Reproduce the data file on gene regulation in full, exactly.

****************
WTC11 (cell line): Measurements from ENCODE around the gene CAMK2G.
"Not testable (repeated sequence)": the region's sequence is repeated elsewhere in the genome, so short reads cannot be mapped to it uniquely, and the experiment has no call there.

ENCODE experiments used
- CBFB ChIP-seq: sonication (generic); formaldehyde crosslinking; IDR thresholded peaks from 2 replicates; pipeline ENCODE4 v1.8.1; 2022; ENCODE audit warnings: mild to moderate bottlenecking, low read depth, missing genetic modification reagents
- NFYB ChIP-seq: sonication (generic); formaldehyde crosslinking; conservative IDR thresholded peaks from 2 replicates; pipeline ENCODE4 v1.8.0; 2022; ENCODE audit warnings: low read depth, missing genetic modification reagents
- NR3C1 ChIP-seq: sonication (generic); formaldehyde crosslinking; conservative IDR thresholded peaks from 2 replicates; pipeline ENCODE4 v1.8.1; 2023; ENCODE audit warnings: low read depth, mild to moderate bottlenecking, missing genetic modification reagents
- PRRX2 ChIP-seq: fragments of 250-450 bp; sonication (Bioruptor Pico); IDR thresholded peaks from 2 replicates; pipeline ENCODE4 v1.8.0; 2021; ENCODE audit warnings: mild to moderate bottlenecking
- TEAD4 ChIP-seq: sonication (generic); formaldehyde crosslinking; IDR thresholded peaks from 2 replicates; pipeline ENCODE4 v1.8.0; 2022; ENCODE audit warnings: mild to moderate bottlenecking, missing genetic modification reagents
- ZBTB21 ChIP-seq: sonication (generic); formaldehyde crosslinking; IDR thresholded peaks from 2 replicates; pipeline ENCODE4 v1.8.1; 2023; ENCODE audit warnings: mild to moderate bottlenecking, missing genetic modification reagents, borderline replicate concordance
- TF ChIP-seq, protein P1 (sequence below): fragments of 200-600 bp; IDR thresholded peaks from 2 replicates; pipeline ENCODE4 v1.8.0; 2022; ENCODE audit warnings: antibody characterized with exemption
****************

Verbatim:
WTC11 (cell line): Measurements from ENCODE around the gene CAMK2G.
"Not testable (repeated sequence)": the region's sequence is repeated elsewhere in the genome, so short reads cannot be mapped to it uniquely, and the experiment has no call there.

ENCODE experiments used
- CBFB ChIP-seq: sonication (generic); formaldehyde crosslinking; IDR thresholded peaks from 2 replicates; pipeline ENCODE4 v1.8.1; 2022; ENCODE audit warnings: mild to moderate bottlenecking, low read depth, missing genetic modification reagents
- NFYB ChIP-seq: sonication (generic); formaldehyde crosslinking; conservative IDR thresholded peaks from 2 replicates; pipeline ENCODE4 v1.8.0; 2022; ENCODE audit warnings: low read depth, missing genetic modification reagents
- NR3C1 ChIP-seq: sonication (generic); formaldehyde crosslinking; conservative IDR thresholded peaks from 2 replicates; pipeline ENCODE4 v1.8.1; 2023; ENCODE audit warnings: low read depth, mild to moderate bottlenecking, missing genetic modification reagents
- PRRX2 ChIP-seq: fragments of 250-450 bp; sonication (Bioruptor Pico); IDR thresholded peaks from 2 replicates; pipeline ENCODE4 v1.8.0; 2021; ENCODE audit warnings: mild to moderate bottlenecking
- TEAD4 ChIP-seq: sonication (generic); formaldehyde crosslinking; IDR thresholded peaks from 2 replicates; pipeline ENCODE4 v1.8.0; 2022; ENCODE audit warnings: mild to moderate bottlenecking, missing genetic modification reagents
- ZBTB21 ChIP-seq: sonication (generic); formaldehyde crosslinking; IDR thresholded peaks from 2 replicates; pipeline ENCODE4 v1.8.1; 2023; ENCODE audit warnings: mild to moderate bottlenecking, missing genetic modification reagents, borderline replicate concordance
- TF ChIP-seq, protein P1 (sequence below): fragments of 200-600 bp; IDR thresholded peaks from 2 replicates; pipeline ENCODE4 v1.8.0; 2022; ENCODE audit warnings: antibody characterized with exemption